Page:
Let’s plunge into #27 with Marketing to Drive Female Traffic to your beer brands.
Marketing to women, as we’ve discussed before, is different from marketing to men for every product. Since everyone is different from each other to begin with, we must first acknowledge there are differences. Differences does not mean not equal. Different means different as in not the same techniques will work because one group thinks in ways not like the other group.
Women base purchases on different factors, they look for different qualities in the products and services they purchase, they repeat transactions, and endorse or abandon products and services based on different things.
Yes, there’s some overlap – that’s part of all of us being the human race. That said, women buy differently than men. Men buy differently than women.
Recognize this, figure out the differences and then address and attract target market shares accordingly. Smart businesses realize women are not only the future of beer, but the continued future of all purchases (across categories).
Labels and titles are powerful words assigned to things, people and situations.
Based in our research, use the words Female and Woman with universality. They’re both respectful, comprehensive and acceptable.
Don’t use words that are slang, demeaning or otherwise disrespectful (however well intended, they’re still the poor choices). Examples of what not to use in relation to women and beer: Girls (under 12), Babes (sexualized), Broads (rough and crass), Babies (infantilization), Chick (farm animal).
This facet is extremely straight forward. The irony here is that many women assign poor word choices to themselves, thereby perpetuating the green light for others to call them that. If you are a woman who is doing this, look outside and beyond your own self to see what these terms do to keep women down.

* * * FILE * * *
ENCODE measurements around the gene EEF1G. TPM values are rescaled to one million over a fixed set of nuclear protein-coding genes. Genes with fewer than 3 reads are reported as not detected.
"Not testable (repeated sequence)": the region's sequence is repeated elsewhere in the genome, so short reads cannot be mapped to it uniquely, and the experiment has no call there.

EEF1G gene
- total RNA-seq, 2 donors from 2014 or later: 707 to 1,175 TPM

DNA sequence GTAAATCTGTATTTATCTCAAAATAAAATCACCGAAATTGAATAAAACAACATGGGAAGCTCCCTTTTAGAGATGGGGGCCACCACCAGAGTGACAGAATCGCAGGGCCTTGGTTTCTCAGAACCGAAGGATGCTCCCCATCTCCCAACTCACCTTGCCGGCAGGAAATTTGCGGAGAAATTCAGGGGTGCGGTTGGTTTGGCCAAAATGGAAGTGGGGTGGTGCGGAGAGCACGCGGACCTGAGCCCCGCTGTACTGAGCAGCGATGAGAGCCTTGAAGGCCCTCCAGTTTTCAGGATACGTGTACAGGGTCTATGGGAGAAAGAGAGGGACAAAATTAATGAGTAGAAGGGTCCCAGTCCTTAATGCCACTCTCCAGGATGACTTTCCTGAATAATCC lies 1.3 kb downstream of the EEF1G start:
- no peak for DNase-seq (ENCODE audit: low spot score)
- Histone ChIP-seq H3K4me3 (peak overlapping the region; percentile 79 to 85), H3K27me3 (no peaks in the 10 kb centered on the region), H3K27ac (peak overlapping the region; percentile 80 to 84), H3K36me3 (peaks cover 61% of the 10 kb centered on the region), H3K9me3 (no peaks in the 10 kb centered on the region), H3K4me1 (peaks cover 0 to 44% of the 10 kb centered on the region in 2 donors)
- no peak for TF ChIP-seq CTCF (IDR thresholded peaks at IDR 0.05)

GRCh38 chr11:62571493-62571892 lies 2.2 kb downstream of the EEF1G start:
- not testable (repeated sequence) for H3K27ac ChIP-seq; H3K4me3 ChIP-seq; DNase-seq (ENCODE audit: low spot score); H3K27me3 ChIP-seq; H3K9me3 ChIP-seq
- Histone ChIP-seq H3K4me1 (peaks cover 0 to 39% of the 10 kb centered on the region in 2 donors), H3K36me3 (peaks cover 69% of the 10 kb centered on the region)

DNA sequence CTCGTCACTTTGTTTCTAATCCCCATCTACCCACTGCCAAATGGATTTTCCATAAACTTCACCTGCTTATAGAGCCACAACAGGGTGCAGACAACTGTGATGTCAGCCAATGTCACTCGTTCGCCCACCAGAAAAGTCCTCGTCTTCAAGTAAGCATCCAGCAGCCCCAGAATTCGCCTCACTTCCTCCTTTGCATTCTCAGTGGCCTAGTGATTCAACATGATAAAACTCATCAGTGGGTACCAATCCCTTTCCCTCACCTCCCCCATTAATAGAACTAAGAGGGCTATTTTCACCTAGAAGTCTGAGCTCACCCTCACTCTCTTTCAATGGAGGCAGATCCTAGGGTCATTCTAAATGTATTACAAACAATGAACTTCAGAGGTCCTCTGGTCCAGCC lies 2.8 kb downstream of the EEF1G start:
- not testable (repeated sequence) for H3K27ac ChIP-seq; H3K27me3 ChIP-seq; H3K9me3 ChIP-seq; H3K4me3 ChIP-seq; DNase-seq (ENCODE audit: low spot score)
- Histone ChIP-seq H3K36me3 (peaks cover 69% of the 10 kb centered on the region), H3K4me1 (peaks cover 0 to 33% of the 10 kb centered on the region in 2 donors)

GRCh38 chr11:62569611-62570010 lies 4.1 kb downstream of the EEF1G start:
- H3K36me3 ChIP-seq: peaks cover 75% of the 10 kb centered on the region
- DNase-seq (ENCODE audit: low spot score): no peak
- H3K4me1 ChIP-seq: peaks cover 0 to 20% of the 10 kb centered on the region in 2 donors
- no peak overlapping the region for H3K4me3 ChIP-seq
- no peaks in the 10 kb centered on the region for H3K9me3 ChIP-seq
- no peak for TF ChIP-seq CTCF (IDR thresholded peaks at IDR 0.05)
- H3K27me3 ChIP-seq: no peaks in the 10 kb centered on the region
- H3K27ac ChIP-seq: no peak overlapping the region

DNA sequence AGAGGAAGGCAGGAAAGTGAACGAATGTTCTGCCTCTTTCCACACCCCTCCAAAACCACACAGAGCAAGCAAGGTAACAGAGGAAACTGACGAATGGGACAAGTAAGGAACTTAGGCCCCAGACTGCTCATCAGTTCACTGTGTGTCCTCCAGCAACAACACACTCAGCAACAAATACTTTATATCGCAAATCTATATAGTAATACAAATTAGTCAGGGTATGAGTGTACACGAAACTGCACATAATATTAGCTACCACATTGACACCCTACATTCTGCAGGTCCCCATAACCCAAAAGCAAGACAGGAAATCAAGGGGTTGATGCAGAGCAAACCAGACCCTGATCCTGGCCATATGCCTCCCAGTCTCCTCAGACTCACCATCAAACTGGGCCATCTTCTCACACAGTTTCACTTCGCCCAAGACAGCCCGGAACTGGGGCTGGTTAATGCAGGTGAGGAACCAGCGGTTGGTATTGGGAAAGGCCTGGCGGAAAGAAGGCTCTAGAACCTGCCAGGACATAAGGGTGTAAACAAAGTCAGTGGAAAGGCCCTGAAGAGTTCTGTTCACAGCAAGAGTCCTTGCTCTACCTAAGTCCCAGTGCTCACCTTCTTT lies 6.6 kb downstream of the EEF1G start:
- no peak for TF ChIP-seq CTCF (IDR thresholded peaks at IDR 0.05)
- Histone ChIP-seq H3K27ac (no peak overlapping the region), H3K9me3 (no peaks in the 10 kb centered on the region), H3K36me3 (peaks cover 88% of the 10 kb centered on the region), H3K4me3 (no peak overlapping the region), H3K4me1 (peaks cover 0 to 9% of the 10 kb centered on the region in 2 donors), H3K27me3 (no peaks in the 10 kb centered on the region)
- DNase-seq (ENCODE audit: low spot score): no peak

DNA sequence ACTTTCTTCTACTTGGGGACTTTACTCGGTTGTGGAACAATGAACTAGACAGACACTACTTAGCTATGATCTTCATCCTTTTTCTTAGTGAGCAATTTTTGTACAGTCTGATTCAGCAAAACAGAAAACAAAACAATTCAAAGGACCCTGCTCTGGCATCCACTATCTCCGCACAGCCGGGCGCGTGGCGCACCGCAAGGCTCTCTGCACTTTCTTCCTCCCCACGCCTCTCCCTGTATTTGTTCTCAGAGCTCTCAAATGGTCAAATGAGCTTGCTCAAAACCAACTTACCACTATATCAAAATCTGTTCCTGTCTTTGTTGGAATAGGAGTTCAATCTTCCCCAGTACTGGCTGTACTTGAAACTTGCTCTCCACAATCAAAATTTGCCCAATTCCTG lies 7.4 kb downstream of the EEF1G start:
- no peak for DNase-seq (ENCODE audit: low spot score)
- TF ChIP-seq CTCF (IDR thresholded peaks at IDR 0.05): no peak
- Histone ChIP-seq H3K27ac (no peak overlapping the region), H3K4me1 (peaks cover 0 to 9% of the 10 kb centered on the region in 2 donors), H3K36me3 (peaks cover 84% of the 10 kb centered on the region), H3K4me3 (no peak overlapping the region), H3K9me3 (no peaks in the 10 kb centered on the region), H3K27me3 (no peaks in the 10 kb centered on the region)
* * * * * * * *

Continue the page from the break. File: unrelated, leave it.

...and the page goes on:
You don’t hear about men’s groups related to beer using slang like dicks, well hung, boys or cocks. Seriously – think about it first. Think about the label being assigned to your mom or daughter. Is it appropriate now?
We’re up to number 24 in our series. Seem like a lot? One primary reason is that women and their relationship with beer has not been properly explored starting with her first. Hence a lot of ground to cover.
Today #24 is social responsibility of your beer business.
Is your beer business socially responsible? Do you share that with your market and use it to attract potential new market share in women?
As long as:
- You’re authentically socially active and responsible
- You’re not exercising self aggrandizement for the sheer sake of marketing
- This factor is actually adding value to your communities
Then utilize and advertise this part of your business model.
If you’re only doing it because you think it’s what ‘you should do‘ and it’s really just a ploy, don’t do it. Women can smell a phony campaign a mile away and the damage done in falseness herein is foolish and relatively permanent.
Authenticity and transparency here is critical to women.
Doing the socially responsible right thing and sharing it with your market share – especially women, is good for all.
What’s the reward or incentive for women to engage in your beer?
Like it or not, everything we do has needs some sort of incentive or reward. We’re creatures of affinity – we want to do what we want to do. And when we do those things, we like to:
- Feel good about doing it
- Feel good about having done it